I also appreciated the chapters that showed us Minli's parents as they waited for her to come back. One of the top complaints of YA or Middle Grade book is the lack of parental involvement, and when Minli's mom realized that it may have been her fault that her daughter left home in search of a fortune. It was such a touching moment to me.

This book was kind of an "soft" epic adventure. We were with Minli every step of the way as she tried to improve the quality of life for her village and her family, and watching her learn from the people she encountered, was really something special.

This is a great book, very appropriate for the age range and I suggest it to everyone!

Tuesday, February 10, 2015

Review: This World We Live In by Susan Beth Pfeffer

Publisher: Harcourt Children’s Books
Publication Date: April 1, 2010
Rating: 3/5

It’s been a year since a meteor collided with the moon, catastrophically altering the earth’s climate. For Miranda Evans, life as she knew it no longer exists. Her friends and neighbors are dead, the landscape is frozen, and food is increasingly scarce.

The struggle to survive intensifies when Miranda’s father and stepmother arrive with a baby and three strangers in tow. One of the newcomers is Alex Morales, and as Miranda’s complicated feelings for him turn to love, his plans for his future thwart their relationship. Then a devastating tornado hits the town of Howell, and Miranda makes a decision that will change their lives forever.

So, the first Pfeffer book was about how Miranda and her family were adjusting to the world tragedy that the movement of the moon caused, the second book was about how Alex and his family was adjusting. This third book takes place from Miranda’s POV, but Alex is there as well. Miranda and her family are continuing to do what they can to survive in their home. Her brothers leave to go catch fish to salt for the family and her older brother randomly comes back with a girl he’d met the previous day and claims in now his wife (this was my first problem). I just couldn’t get behind it… I honestly don’t know what else to say on that particular subject. Next Miranda’s father, step mother, and new baby brother show up with three more people, two of which being Alex and his sister Julie. That’s fine and dandy, but we don’t learn enough about that happened between the end of Alex’s book and the beginning of this one. They somehow made it to Carlos who told Alex to send Julie to a convent, and somehow met up with Miranda’s dad. That’s about all they give us. I guess I didn’t feel very satisfied. At first Miranda doesn’t care for Alex, then she kind of has a little crush on him (sort of…), then she’s in love with him and he’s in love with her. I promise you, that’s exactly how it happened. I obviously wasn’t a big fan. I gave the book three stars because I still like the idea of what the world would be like if a meteor truly did knock the moon closer to Earth, but in addition to liking a book that’s plot driven, I have to be able to connect to the characters, and sadly, I just don’t care that much about Alex and Miranda.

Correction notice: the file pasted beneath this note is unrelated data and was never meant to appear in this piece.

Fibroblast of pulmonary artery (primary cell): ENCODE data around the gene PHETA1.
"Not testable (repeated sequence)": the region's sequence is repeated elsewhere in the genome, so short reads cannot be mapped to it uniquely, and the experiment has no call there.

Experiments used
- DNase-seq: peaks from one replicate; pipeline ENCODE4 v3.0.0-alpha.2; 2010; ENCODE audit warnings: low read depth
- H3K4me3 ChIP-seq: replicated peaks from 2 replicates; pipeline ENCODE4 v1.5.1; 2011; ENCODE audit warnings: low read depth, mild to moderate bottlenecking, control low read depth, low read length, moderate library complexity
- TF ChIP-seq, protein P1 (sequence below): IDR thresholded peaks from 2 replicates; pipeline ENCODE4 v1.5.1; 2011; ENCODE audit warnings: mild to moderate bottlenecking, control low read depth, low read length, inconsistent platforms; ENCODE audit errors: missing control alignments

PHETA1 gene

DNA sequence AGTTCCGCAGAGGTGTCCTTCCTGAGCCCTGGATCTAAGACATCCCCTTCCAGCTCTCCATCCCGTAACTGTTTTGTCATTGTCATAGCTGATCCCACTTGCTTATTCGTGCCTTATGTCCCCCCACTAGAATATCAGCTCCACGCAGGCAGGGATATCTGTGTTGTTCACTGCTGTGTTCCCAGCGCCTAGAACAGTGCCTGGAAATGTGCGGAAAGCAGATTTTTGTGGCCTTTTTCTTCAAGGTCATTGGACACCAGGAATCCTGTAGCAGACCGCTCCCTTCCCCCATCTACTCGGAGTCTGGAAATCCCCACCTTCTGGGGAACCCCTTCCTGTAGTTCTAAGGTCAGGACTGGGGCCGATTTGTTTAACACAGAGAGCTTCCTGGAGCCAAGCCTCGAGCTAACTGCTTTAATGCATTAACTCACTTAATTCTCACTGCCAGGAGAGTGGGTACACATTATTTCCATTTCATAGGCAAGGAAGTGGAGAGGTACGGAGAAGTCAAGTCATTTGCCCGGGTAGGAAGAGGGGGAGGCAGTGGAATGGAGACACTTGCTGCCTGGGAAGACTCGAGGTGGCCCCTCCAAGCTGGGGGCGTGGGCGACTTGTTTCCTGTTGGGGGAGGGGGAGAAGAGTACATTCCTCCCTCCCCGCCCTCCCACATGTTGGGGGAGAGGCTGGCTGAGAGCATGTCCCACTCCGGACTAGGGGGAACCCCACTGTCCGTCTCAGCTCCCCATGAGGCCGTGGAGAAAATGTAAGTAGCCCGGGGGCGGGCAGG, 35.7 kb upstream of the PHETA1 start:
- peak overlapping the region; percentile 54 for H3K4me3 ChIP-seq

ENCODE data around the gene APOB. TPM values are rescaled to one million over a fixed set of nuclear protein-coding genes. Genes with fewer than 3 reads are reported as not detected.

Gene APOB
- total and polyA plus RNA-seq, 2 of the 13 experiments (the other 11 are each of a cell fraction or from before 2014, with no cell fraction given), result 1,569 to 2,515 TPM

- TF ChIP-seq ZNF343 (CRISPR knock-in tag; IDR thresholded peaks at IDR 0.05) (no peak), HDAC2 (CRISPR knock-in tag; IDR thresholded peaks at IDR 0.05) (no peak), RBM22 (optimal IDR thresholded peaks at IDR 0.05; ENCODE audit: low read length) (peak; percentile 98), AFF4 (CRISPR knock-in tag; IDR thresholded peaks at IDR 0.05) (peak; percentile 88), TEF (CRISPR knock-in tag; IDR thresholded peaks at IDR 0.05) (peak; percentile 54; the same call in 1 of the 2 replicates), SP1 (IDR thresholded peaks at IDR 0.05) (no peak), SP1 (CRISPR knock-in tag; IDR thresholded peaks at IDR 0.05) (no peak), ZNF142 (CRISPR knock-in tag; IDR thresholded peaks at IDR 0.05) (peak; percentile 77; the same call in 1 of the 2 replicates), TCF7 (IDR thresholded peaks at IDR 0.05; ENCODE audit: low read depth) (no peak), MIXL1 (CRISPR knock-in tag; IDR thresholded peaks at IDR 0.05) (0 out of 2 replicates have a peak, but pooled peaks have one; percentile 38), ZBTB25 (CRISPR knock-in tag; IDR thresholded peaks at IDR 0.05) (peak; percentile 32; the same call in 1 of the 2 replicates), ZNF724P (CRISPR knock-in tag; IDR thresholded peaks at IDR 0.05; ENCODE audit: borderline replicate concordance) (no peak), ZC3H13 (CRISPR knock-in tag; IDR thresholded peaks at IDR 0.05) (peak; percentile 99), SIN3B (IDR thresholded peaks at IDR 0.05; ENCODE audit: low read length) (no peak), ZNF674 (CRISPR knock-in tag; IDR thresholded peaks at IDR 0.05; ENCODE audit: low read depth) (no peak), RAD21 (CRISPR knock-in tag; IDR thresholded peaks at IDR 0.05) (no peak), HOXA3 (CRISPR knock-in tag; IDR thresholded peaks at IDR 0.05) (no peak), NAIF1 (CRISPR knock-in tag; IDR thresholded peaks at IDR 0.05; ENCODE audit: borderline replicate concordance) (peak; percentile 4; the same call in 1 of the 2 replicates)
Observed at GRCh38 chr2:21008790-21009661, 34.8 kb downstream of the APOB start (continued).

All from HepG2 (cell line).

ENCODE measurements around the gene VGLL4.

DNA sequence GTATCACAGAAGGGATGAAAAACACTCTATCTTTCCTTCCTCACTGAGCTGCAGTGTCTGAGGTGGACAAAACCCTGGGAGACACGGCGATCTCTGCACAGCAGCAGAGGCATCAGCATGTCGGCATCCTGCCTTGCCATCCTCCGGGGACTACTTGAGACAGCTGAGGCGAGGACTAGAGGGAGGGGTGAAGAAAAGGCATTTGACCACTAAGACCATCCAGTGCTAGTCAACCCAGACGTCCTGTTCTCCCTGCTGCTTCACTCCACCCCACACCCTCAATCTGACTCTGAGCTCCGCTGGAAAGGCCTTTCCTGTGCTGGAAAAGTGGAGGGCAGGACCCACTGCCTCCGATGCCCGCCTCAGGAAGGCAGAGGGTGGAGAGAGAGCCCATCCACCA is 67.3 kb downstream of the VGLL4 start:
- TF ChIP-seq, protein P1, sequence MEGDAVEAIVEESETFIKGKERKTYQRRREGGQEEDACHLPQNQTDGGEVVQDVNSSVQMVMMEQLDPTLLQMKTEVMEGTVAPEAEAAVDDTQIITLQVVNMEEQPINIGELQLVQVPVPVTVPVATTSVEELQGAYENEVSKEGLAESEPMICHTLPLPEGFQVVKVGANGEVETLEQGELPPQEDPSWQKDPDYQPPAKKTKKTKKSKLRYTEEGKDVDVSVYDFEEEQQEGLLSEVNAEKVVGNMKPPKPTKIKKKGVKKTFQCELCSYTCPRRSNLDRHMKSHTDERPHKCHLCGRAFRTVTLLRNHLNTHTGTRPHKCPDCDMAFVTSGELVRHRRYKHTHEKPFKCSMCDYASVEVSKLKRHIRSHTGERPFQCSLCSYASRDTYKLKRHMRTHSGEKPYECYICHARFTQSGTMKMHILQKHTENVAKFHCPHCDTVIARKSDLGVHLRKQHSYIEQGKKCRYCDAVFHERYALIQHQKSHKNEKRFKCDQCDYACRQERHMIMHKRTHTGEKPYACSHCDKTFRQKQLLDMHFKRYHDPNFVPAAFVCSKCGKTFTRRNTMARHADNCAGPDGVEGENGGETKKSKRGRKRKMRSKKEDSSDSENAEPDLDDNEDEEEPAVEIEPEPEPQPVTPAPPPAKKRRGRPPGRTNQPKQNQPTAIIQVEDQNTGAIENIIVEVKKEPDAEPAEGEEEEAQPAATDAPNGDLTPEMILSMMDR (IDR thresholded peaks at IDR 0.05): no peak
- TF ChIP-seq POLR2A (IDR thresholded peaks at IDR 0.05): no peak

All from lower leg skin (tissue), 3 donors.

Wednesday, February 4, 2015

Waiting on Wednesday: No Parking at the End Times

Waiting on Wednesday is hosted by Breaking the Spine.

Abigail’s parents have made mistake after mistake, and now they've lost everything. She’s left to decide: Does she still believe in them? Or is it time to believe in herself? Fans of Sara Zarr, David Levithan, and Rainbow Rowell will connect with this moving debut.